Authorities are monitoring winds that may shift to bring the fire toward Anaheim.


The fire is also reducing air quality in several counties across the southland. The South Coast Air Quality Management District has issued a smoke advisory for Orange County, southwest San Bernardino County and parts of L.A. and Riverside counties through Wednesday morning.

Patrick Chandler with AQMD told KPCC that smoke from the vegetation fire has created unhealthy air conditions.

"People with respiratory or heart disease issues, older adults, children should really consider remaining indoors," Chandler said. "Going for a very long run or trying to tough it out, we highly suggest that you don't do that."

Watch a GIF of a projection showing where the smoke from the Canyon Fire is likely to go between Tuesday and early Friday morning, courtesy of the U.S. Forest Service:

Note: Projection shows likely path of smoke from fire between Sept. 26 at 5 a.m. and Sept. 29 at 2 a.m.

Jeff Peterson of Corona arrived at his home of 17 years about two hours after the fire had been burning, and the wind appeared to be blowing it away from his house as he watched it with a neighbor.

Then the wind changed, and so did his mood.

"We just looked at each other and said, 'it's time to go get the valuables,' " Peterson told the Orange County Register.

Wildfires had burned in the canyons around his house, but never one like this, he said.

"I never thought that we'd see it," Peterson said. "It was unreal, watching this happen. The flames made so much noise, they sounded like jet engines."

Helicopters making round after round of water dumps on the Canyon Fire.
Helicopters making round after round of water dumps on the Canyon Fire.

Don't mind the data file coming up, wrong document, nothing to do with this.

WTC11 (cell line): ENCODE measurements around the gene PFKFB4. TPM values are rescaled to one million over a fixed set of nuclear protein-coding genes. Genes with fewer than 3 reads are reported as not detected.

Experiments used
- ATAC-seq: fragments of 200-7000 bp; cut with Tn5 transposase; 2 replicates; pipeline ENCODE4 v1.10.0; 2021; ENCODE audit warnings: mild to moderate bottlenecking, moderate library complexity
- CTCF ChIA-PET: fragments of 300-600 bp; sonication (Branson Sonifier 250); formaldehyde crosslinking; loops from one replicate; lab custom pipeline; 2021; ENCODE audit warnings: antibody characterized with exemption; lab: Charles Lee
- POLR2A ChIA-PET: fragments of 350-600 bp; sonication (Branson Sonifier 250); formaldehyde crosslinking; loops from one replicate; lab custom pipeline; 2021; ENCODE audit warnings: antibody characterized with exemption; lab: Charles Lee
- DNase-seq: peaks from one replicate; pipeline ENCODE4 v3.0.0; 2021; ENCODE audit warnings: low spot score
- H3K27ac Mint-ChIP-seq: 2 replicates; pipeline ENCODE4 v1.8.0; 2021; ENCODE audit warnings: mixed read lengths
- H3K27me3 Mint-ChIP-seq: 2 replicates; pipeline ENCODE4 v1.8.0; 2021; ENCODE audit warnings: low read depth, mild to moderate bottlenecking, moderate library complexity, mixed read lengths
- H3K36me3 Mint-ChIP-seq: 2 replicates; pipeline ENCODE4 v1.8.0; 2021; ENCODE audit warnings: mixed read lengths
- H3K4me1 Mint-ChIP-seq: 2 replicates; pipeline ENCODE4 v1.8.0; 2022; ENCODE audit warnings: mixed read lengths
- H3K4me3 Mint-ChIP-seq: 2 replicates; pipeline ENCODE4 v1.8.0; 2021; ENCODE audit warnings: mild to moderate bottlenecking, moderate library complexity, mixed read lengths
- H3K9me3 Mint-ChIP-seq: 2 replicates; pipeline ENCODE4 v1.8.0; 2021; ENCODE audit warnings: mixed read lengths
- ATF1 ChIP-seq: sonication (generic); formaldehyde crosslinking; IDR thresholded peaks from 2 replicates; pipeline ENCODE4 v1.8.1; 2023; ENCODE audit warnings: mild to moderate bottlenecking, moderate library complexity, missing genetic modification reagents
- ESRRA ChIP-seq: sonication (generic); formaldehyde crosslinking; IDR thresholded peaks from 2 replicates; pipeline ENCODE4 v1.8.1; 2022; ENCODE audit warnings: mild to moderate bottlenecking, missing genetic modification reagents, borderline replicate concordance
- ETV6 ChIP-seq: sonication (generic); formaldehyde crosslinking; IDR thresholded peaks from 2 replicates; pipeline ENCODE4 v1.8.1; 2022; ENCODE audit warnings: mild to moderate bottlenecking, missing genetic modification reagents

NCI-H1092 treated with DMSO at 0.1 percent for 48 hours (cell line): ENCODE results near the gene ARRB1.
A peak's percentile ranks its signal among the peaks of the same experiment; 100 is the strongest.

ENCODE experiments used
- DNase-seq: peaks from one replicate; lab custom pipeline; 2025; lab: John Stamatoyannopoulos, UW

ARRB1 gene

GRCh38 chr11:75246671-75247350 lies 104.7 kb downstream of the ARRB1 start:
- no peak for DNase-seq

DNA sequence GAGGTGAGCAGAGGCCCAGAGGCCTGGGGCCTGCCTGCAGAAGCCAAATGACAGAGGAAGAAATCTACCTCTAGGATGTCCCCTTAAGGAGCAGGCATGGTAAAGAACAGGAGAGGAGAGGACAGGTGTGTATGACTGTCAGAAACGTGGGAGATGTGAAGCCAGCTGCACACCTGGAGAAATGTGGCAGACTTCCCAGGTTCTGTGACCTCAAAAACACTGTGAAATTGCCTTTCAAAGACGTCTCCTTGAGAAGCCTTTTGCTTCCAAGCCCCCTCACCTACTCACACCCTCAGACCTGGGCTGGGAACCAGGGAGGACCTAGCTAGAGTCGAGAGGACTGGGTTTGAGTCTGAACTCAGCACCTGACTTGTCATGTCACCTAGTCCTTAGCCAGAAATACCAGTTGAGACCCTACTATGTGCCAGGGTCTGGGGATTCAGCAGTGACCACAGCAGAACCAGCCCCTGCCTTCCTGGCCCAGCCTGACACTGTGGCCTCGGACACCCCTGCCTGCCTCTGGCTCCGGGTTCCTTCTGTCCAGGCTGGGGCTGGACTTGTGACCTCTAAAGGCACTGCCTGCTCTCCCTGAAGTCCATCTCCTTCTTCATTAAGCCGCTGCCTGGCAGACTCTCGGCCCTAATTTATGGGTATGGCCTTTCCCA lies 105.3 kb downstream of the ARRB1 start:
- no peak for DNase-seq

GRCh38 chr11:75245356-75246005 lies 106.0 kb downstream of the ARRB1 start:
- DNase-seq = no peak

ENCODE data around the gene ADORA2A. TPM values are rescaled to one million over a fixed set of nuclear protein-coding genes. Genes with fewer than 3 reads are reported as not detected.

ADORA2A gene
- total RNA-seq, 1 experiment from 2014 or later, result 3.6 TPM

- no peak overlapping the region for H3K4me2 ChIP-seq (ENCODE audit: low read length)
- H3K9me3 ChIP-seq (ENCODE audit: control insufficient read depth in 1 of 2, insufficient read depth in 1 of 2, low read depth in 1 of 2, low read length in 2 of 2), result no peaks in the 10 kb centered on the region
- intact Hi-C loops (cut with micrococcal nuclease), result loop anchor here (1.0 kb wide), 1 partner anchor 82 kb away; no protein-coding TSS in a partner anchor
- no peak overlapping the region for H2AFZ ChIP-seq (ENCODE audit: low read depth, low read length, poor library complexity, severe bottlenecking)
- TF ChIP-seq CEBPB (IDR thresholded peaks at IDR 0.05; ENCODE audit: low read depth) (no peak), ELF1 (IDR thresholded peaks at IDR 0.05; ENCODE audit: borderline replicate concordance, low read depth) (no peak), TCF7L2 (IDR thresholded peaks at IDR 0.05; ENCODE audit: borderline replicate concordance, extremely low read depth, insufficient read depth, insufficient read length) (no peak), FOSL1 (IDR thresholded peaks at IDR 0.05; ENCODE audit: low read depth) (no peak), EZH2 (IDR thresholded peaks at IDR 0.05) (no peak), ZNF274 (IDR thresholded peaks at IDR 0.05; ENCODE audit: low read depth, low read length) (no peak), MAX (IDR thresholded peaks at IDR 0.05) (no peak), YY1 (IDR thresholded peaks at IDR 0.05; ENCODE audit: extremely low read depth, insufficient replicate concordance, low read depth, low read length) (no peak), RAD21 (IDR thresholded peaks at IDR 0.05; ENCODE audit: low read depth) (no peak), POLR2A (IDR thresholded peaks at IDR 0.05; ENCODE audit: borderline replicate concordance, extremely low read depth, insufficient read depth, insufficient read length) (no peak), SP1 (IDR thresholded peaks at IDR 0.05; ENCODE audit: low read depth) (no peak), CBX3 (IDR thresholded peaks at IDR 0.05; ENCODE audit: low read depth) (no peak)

Jill Replogle/KPCC

Peterson and between 1,000 and 1,300 others from about 300 homes, all in Corona, were under evacuation orders.

The damage was relegated to a single warehouse-style building and one big rig that was in flames on State Route 91. That freeway was acting as a fire line blocking the fire's spread.

But with some lanes closed, traffic was backed up for several miles. The Tuesday morning commute was likely to be extremely difficult.

Conditions were favorable for the overnight firefight, with temperatures dipping into the 60s and humidity above 20 percent.


Liquid-dropping planes were grounded after dark, but helicopters were making drops on the blaze through the night.

Intense flames could be seen creeping down hills over subdivisions where ash was raining down.

Cora Angeles, 66, prayed and cried as she sat in a park car after frantically fleeing from the flames that raged toward her home. She was able to leave with only important documents, clothes and her 12-year-old granddaughter.

"We don't know what's going to happen," Angeles told the Los Angeles Times. "At least we know we're going to be alive."

A huge plume of smoke could be seen over much of Orange County, including by the thousands of fans at Angel Stadium in Anaheim, where a large crowd was watching the Angels play the Chicago White Sox.

The cause of the fire is under investigation.

The location of the Canyon Fire, burning on Monday, Sept. 25, 2017.
The location of the Canyon Fire, burning on Monday, Sept. 25, 2017.
Google Maps

This story will continue to be updated.